Imagine you are a hotelier hiring for a sensitive position – perhaps a night auditor or purchasing clerk. Your practice is to conduct criminal-background checks on all applicants, since almost all of your employees will have some access to your guests and their property. During an initial phone interview the applicant reveals a significant criminal conviction. He tells you that he was recently convicted of a felony involving distribution of narcotics, served a short sentence and is currently on probation.
You decide to reject the applicant. You base your decision on two things – the recent timing of the conviction and the nature of the offense. A night auditor will have access to cash, guest credit card information and keys to guest rooms. A purchasing clerk will have ready access to hundreds, if not thousands, of dollars of merchandise and supplies. You reason that if the individual was willing to sell narcotics to make a buck, he is too high a risk to put in close proximity to your and your guests' money and possessions.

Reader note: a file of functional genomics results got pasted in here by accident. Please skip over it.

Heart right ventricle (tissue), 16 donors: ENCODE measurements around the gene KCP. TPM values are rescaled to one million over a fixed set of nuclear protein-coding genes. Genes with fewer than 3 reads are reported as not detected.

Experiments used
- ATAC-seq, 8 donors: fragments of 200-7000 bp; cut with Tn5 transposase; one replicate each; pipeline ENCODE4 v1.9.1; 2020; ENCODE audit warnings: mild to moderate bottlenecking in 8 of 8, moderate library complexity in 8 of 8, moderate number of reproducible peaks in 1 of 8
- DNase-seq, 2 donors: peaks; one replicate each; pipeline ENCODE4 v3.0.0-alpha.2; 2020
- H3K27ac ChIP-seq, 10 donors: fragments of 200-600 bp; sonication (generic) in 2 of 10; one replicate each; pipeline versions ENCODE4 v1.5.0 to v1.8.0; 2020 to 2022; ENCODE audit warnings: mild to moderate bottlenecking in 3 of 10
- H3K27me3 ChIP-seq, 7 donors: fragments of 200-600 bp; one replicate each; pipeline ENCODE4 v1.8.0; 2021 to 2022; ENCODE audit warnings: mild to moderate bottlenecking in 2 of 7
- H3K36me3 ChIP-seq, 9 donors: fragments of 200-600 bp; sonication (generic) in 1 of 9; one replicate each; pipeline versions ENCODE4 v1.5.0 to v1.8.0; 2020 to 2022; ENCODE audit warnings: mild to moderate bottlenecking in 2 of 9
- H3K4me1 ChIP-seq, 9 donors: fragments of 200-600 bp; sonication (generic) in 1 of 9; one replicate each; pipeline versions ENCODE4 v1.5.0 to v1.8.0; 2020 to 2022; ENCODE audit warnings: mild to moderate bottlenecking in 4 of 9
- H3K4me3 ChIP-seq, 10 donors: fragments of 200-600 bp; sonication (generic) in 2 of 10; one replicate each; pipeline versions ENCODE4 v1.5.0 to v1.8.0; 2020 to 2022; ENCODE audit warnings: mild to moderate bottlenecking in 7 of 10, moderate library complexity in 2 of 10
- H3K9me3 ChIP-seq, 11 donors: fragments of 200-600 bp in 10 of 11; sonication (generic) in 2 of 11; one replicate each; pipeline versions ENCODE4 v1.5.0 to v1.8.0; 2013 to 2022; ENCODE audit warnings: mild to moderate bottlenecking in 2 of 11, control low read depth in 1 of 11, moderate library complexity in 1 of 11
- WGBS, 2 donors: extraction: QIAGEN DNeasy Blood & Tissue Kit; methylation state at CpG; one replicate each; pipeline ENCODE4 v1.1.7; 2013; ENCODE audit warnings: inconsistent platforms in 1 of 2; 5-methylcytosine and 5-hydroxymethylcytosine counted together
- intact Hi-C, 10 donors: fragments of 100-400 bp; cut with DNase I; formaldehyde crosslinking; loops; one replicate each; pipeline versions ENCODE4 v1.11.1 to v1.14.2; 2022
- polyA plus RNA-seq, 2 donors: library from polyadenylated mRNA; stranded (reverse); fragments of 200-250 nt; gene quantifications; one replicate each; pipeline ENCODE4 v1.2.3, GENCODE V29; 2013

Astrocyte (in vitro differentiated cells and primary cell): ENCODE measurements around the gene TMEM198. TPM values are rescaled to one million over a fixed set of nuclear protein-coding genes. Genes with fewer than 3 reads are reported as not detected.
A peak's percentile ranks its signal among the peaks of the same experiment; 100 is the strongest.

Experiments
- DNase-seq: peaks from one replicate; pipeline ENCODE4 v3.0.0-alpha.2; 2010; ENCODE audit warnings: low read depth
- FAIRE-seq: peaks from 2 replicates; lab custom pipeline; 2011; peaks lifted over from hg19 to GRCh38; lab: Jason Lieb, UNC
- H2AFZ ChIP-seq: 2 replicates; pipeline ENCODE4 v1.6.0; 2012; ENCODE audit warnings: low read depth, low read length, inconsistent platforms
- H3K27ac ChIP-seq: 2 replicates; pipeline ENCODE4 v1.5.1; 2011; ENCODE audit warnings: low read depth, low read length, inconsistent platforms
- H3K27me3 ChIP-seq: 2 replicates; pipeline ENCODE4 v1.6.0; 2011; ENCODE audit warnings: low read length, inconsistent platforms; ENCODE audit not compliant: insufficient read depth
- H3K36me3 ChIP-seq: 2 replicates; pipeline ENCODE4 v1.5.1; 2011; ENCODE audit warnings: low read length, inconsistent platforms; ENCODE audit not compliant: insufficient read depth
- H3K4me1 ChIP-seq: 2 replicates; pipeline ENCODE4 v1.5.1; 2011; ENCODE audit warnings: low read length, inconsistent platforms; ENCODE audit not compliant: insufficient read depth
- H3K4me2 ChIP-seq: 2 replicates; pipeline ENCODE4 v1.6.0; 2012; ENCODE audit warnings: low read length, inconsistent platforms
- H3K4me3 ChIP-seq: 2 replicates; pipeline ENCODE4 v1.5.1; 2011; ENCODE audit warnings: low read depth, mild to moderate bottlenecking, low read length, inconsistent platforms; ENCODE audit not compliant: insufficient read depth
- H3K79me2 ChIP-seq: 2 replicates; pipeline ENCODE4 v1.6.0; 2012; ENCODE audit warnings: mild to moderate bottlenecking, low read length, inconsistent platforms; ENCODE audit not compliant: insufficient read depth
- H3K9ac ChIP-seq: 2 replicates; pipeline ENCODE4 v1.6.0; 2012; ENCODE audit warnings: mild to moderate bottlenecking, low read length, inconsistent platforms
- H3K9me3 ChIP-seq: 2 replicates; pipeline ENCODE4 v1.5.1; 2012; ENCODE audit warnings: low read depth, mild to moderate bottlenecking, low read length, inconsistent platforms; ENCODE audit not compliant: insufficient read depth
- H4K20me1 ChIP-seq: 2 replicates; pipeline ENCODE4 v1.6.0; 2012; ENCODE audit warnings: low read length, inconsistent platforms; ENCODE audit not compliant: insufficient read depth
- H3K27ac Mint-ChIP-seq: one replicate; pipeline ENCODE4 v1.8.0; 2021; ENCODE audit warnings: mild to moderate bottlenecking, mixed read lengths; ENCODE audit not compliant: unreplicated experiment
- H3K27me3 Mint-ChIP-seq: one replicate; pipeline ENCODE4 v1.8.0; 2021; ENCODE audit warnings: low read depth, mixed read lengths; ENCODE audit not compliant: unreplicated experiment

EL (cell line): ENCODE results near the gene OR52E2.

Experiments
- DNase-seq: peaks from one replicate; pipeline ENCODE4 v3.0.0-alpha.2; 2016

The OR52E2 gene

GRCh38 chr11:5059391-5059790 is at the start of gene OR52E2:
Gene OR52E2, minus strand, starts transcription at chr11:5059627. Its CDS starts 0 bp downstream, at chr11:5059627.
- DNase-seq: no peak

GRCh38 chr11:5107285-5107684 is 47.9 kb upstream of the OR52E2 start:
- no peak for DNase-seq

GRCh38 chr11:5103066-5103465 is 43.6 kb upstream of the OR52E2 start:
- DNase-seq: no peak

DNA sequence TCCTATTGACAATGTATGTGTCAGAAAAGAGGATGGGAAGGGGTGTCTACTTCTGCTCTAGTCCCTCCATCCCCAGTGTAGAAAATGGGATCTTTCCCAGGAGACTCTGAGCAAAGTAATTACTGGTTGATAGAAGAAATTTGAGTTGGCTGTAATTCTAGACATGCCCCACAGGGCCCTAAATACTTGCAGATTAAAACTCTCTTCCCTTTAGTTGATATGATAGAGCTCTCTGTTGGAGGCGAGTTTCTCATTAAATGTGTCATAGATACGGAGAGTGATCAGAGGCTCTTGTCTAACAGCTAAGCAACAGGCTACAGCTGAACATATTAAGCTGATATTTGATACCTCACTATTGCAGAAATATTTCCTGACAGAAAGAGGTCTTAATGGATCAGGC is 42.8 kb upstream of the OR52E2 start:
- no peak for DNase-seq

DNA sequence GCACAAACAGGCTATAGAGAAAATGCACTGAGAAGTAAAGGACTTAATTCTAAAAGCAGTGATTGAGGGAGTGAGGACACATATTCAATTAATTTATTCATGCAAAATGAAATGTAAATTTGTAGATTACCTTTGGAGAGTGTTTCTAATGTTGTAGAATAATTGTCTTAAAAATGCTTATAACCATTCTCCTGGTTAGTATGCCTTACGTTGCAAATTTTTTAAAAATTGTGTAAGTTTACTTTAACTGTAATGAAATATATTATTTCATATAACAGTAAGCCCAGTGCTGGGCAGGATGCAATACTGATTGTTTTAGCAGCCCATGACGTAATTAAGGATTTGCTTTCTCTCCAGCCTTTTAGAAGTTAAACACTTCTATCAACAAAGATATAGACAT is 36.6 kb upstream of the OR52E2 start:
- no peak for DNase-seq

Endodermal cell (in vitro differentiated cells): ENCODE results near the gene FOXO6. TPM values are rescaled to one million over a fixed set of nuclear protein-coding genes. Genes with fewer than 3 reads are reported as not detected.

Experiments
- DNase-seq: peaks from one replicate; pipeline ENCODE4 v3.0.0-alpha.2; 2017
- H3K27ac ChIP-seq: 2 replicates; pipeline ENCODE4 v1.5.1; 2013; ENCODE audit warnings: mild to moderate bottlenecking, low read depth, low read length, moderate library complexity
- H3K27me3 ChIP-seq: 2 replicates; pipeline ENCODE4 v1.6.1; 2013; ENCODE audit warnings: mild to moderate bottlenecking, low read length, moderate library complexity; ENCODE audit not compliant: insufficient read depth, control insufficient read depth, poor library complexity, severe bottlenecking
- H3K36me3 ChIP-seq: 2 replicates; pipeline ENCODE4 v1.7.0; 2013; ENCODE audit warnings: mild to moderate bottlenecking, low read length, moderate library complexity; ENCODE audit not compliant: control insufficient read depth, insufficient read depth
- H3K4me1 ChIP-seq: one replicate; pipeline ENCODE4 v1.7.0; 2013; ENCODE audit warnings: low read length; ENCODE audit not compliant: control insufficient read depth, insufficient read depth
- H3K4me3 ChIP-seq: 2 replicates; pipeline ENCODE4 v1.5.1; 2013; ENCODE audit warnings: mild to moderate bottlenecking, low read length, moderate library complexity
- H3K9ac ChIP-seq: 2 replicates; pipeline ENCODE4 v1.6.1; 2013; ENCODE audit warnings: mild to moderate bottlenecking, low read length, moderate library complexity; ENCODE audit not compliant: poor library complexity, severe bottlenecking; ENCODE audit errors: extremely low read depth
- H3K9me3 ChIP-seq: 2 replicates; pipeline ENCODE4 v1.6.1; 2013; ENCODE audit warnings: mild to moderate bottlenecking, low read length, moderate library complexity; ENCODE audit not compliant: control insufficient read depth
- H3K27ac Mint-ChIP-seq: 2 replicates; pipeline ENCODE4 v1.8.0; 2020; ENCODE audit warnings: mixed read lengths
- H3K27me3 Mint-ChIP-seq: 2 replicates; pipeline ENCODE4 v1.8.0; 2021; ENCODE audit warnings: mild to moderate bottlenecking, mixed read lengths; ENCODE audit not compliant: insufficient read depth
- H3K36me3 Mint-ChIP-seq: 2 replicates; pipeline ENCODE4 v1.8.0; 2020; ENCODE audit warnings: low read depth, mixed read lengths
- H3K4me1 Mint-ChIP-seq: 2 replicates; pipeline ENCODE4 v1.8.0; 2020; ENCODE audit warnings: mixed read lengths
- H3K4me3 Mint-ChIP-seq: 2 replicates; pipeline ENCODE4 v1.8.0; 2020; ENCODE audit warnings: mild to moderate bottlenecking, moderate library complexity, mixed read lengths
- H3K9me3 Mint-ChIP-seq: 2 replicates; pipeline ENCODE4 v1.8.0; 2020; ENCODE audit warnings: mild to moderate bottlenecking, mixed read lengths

Not surprisingly, an acceptable criminal background is a qualification required by many hospitality employers. The risk of a lawsuit for negligence by a guest, visitor or co-worker if you hire an individual with a serious criminal record, who then does harm, is too high not to take reasonable preventive steps, such as a criminal-background check.
But in our hypothetical case, the applicant filed a charge of discrimination with the Equal Employment Opportunity Commission (EEOC) alleging race discrimination. The hotel's defense is obvious. First, since you conducted only a phone interview you did not know the applicant's race. Second, the decision not to hire the applicant was based on a legitimate business reason.
Unfortunately, the EEOC decided to expand the scope of its
inquiry and undertook an investigation aimed at the hotel's entire hiring practices including its use of criminal-background checks – what the EEOC refers to as a "systemic investigation."
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